Torstar plans online gambling portal to help fund future journalism efforts
Torstar Corp. is turning to online gambling as a potential new revenue source that the Canadian newspaper publisher intends to help support future journalistic efforts.
The publisher - which oversees more than 70 newspapers, led by the Toronto Star - said Monday it plans to launch a gambling portal sometime this year after Ontario and federal officials pass legislation that will expand how Canadians can place bets on sports games and gamble online.
Ontario said in November in its annual budget bill that it plans to modernize the online gambling marketplace to allow private businesses and third-party service providers to enter the regulated industry. Meanwhile, Canadian federal politicians are undertaking a public consultation process ahead of a bill that would allow single-game sports betting across the country.
"Torstar is going to be an active participant and we want to be a player in this space," said Jim Warren, a former Ontario Lottery and Gaming Corp. executive who is working with Torstar on the gambling initiative. He’s also chief executive officer of Riseley Strategies Inc.
"We see this as an exciting opportunity to build a Made-in-Ontario solution for consumers who choose to game online, and we think it's an exciting opportunity to bring our readers a platform and participate and work with the government in the consultation process as they decide what they ultimately want to allow to happen in Ontario."
Warren said Torstar's online gambling portal is still under development, and those final details will be determined once the Ontario and federal governments pass their respective bills. He added there could be some synergies between the Toronto Star's sports section to provide content for the online portal's single-game sporting events, without providing specifics.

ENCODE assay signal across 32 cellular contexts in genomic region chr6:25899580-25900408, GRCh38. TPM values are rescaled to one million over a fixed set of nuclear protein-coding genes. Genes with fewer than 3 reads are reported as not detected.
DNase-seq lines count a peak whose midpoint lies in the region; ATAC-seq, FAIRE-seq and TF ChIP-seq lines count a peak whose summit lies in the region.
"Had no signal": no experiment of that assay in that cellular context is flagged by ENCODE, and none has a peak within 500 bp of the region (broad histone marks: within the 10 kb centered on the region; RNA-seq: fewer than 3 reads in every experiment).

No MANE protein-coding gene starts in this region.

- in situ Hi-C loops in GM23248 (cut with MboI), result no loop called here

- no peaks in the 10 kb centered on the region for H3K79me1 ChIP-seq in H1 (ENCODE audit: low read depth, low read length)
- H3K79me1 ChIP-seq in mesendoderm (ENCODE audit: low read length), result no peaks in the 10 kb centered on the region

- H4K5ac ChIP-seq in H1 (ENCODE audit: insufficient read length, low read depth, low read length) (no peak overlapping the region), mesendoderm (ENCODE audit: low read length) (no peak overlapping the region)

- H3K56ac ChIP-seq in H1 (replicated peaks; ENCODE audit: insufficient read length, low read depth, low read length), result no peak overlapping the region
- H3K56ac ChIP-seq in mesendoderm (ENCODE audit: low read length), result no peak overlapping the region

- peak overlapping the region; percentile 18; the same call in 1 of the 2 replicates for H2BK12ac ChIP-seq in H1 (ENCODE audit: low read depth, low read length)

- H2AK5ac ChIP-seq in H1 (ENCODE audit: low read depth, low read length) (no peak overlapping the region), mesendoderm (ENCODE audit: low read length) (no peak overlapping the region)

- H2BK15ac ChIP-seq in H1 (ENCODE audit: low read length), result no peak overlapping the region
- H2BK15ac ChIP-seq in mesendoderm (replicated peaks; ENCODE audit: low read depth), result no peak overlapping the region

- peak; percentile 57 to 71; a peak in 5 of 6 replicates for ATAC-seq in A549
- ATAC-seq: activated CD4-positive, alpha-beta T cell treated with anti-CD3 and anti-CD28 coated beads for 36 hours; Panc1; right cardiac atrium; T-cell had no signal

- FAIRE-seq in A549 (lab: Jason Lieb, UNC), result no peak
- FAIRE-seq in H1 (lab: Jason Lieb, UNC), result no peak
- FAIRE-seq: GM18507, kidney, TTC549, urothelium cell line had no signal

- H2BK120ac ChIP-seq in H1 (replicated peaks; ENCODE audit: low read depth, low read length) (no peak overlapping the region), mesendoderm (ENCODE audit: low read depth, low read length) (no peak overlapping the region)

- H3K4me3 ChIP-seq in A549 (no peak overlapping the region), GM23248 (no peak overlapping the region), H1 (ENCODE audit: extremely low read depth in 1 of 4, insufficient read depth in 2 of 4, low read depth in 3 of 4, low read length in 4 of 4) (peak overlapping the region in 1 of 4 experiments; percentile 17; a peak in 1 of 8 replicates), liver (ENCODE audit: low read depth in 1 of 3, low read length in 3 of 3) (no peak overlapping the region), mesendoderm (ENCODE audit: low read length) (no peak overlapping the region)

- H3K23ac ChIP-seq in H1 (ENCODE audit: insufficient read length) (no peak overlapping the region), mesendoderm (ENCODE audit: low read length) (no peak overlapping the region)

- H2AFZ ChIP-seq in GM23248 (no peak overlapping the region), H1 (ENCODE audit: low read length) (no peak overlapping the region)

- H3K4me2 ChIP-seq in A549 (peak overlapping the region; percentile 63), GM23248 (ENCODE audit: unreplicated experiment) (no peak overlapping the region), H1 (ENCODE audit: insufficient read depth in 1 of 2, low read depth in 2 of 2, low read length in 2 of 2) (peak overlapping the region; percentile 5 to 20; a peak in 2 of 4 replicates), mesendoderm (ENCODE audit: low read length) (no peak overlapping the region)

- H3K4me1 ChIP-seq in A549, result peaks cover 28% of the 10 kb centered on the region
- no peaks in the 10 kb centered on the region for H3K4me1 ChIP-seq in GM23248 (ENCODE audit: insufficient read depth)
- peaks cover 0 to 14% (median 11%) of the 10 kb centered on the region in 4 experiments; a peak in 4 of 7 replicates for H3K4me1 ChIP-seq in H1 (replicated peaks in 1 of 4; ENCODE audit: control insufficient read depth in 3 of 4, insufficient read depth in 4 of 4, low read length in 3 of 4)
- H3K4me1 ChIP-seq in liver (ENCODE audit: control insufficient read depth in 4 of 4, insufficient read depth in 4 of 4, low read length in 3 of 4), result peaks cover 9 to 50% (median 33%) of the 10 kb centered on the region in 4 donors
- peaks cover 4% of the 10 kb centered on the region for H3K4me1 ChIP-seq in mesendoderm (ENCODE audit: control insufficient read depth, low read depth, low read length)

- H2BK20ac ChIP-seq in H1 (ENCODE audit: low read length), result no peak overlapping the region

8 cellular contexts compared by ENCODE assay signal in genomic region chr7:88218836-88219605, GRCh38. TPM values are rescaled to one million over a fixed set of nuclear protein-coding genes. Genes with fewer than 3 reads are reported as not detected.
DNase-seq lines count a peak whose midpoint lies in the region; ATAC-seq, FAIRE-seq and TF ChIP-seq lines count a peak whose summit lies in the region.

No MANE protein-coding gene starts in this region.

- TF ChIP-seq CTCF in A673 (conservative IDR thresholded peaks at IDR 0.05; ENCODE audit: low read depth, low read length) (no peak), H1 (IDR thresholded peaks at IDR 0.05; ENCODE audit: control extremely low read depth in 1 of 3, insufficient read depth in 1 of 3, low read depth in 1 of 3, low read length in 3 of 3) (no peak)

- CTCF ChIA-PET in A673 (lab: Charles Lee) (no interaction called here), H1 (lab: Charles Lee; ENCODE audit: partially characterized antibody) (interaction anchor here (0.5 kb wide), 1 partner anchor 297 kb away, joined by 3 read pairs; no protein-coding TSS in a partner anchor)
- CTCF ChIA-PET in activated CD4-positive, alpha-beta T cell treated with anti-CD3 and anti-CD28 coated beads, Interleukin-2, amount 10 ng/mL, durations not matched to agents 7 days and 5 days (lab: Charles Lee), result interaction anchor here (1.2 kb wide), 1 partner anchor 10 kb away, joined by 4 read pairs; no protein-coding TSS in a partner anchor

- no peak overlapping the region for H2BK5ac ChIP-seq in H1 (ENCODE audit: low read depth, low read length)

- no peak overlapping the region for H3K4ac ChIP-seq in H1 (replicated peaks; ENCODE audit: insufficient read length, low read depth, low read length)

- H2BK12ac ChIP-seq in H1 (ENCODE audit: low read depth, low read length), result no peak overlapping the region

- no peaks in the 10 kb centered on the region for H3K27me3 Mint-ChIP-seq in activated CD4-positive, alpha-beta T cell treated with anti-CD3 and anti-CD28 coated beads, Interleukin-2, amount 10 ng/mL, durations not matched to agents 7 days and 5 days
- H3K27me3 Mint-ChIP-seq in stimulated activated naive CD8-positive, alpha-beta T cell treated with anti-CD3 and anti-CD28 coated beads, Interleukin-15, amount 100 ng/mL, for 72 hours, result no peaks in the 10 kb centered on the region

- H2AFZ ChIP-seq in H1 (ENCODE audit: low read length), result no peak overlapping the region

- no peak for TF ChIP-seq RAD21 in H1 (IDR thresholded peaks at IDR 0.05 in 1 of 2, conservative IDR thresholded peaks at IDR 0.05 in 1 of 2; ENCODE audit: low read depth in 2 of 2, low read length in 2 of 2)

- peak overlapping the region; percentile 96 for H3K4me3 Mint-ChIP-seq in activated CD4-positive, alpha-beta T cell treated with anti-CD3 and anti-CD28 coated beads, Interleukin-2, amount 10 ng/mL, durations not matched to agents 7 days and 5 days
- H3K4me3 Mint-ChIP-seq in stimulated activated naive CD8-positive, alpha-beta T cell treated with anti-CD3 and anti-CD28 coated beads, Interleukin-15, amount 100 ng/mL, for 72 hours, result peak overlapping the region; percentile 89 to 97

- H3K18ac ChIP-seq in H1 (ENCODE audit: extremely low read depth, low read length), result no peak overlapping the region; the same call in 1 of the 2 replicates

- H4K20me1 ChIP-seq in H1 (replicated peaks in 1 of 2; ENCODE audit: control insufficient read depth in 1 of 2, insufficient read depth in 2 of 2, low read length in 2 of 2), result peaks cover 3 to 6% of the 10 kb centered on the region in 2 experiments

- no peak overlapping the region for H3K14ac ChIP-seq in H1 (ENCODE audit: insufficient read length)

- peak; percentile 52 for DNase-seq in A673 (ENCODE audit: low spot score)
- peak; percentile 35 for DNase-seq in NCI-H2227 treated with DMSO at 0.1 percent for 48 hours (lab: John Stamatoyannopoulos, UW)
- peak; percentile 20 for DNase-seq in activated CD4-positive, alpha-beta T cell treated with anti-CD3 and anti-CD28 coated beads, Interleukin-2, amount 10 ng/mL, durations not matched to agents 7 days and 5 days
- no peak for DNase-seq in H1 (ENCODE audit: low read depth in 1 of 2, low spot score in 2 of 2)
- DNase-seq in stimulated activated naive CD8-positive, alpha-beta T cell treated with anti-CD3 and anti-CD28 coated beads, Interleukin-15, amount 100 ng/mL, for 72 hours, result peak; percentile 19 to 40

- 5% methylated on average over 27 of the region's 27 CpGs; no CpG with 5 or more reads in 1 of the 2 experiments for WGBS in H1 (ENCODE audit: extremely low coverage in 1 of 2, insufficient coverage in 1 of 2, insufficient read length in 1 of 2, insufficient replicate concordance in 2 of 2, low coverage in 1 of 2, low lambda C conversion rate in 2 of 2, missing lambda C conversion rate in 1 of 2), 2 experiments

When asked whether opening a gambling business could dilute the trust earned by Torstar over the 128 years it has published news in Canada, Warren stated this venture could help fund future journalism efforts for The Star and other newspapers amid a period of transformation for media companies.
"We see this as an opportunity to find a new source of revenue to help fund quality journalism and new funding sources," Warren said.
"We're looking at multiple different ways of doing this but this is one way that we think that ensures the integrity of journalism and can provide resources for investigative journalism that the Star is known for."
This is the first major move from Torstar since the publisher was taken private in July following a courtroom battle between bidders vying to own the 128-year-old newspaper chain. Ultimately, an Ontario court approved the takeover deal led by NordStar Capital LP, a group led by former Fairfax Financial Holdings Ltd. President Paul Rivett, which paid $60 million to take Torstar private.